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YMMV: The Animals of Farthing Wood
  • Adaptation Displacement: The TV series was based on a series of books by Colin Dann, but a lot more people know about the TV series than the books.
    • Just as well known at the time was the magazine spin-off: "Farthing Wood Friends" which had a catchy enough name that children often used it when they were referring to the show, and it ran to over a hundred issues. It's been forgotten because, well, magazines don't go into syndication.
  • Alternate Character Interpretation: If one read the Farthing Wood prequel stories (published after the initial book series), they'd discover that Fox's father was one of those responsible for the eventual destruction of Farthing Wood by banishing a troublesome protected species. With this in mind, it's possible to interpret Fox's character as one who resigns himself to protecting the animals, out of his own guilt for what his father caused.
  • Crowning Music of Awesome: Just LISTEN to the main theme!
  • Ensemble Darkhorse: Arguably Bold. Definitely the most complicated character of the cast with the most complete arc.
    • Adder as well.
  • Even Better Sequel: season 1 - season 2.
  • Fandom Rivalry: Farthing Wood vs. Watership Down.
  • Nightmare Fuel: The butcher bird's larder, crossing that damn road, among a lot of other scenes. This show was not primarily for children, or at the very least took on a ballsier PG Watership Down direction.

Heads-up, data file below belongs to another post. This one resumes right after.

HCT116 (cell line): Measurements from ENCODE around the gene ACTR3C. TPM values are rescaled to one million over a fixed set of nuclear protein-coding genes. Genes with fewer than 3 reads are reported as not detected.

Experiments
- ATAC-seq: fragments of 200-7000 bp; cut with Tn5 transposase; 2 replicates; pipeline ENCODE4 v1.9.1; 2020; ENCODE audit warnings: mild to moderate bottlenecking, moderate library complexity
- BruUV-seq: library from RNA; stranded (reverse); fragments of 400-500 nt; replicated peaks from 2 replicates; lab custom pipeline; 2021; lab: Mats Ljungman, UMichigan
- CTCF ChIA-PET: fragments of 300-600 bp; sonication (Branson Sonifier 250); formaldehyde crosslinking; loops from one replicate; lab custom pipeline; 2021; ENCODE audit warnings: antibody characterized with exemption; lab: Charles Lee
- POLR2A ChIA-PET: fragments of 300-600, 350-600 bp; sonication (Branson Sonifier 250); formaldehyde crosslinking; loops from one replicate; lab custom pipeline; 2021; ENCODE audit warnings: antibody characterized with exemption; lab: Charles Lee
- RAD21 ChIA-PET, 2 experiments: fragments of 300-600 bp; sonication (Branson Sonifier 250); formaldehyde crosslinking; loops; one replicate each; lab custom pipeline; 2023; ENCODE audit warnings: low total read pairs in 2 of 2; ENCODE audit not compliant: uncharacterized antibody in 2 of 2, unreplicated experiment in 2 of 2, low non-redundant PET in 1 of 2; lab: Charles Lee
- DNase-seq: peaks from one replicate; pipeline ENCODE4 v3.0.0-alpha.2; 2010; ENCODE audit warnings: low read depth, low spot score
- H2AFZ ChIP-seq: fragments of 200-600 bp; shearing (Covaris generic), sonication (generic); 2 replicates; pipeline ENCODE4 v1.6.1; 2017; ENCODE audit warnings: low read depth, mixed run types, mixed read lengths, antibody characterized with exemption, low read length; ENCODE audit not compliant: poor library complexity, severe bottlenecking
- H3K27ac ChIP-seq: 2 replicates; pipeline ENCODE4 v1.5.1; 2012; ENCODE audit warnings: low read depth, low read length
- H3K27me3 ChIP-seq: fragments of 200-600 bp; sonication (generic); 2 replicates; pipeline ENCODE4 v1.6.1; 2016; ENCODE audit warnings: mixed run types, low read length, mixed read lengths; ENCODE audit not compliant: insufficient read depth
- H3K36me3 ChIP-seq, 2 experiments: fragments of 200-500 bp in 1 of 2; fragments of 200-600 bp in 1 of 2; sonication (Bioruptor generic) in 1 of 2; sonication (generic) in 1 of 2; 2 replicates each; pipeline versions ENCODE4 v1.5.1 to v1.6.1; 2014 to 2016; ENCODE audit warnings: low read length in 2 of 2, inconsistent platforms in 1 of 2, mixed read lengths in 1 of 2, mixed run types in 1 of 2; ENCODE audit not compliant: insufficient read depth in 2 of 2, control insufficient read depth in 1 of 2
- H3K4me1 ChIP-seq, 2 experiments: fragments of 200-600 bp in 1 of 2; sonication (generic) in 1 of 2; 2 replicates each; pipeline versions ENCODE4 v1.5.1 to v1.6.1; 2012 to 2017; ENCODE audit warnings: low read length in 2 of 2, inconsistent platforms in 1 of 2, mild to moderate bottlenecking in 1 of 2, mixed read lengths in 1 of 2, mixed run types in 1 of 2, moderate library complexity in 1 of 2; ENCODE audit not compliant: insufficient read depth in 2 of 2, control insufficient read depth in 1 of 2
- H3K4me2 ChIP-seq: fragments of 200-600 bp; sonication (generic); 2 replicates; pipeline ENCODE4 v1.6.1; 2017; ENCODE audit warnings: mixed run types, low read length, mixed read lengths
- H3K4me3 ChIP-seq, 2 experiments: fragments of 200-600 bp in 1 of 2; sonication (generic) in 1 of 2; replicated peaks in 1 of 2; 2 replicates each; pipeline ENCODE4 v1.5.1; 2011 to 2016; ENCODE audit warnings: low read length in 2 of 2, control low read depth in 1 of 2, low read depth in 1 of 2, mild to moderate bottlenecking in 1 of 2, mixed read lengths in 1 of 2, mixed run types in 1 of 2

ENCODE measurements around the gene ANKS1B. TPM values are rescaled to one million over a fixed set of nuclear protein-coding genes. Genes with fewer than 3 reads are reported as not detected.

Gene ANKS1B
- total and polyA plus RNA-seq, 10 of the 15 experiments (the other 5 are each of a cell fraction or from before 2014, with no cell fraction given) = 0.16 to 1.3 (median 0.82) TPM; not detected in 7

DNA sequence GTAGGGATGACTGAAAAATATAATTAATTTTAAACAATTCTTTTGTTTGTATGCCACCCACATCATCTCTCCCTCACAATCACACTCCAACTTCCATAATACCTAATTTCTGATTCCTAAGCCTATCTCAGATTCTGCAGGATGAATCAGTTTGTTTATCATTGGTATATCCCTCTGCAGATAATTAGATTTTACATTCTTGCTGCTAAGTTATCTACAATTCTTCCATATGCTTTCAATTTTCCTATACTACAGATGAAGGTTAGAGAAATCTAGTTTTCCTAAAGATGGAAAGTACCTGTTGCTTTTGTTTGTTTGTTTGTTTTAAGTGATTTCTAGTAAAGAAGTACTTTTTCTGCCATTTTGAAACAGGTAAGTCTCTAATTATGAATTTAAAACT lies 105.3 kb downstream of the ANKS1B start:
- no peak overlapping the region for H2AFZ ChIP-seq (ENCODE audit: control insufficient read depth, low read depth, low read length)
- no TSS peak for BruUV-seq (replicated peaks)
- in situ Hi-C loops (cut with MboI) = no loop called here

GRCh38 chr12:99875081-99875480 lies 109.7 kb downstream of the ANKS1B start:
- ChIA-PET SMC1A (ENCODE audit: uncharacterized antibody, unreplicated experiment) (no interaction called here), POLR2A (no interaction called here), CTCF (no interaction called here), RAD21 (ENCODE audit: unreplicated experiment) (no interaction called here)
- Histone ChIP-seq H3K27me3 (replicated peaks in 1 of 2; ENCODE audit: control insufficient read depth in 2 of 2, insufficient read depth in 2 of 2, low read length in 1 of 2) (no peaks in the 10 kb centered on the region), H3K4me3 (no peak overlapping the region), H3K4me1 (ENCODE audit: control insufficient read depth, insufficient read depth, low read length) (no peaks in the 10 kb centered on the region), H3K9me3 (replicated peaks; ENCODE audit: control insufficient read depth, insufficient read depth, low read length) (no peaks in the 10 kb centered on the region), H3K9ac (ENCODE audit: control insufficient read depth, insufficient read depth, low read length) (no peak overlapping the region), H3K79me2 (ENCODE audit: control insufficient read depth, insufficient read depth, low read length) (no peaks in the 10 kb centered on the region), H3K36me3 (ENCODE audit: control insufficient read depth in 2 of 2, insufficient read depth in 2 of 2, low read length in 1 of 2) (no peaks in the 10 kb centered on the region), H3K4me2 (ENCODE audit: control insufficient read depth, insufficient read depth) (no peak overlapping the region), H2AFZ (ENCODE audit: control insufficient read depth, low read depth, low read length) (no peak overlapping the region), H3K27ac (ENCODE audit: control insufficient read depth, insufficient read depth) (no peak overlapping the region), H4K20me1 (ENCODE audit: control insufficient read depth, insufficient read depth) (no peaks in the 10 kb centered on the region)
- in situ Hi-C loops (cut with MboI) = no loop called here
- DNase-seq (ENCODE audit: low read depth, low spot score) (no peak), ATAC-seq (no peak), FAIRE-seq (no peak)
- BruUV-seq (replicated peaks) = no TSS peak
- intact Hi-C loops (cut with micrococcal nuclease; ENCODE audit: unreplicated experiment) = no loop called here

• Replacement Scrappy: Hurkel
  • The Scrappy: Mole is this to some, mostly because he's The Load. He is improved in season 2.
  • Seasonal Rot: Season 3 tends to be the least well-regarded amongst fans of the show, largely due to the change in animation style, the greater emphasis upon slapstick comedy over drama, and a less solid plot. Season 3 also drops a number of well-liked named characters without as much as an explanation (presumably to keep the cast smaller).
  • The Woobie: Many examples.
    • Poor, poor Bold. Whilst he may have started out well in life, once he left the safety of White Deer Park he was shot, crippled, injured by a snare, hunted, and would have starved if it wasn't for Crow and Whisper. Then, once he finally thinks life is turning around, Whisper insist they return to White Deer Park so their cubs can be born in safety. He's subsequently attacked by dogs, and if that wasn't enough the journey back is too much for his weak body to endure and he dies before his cubs are even born.

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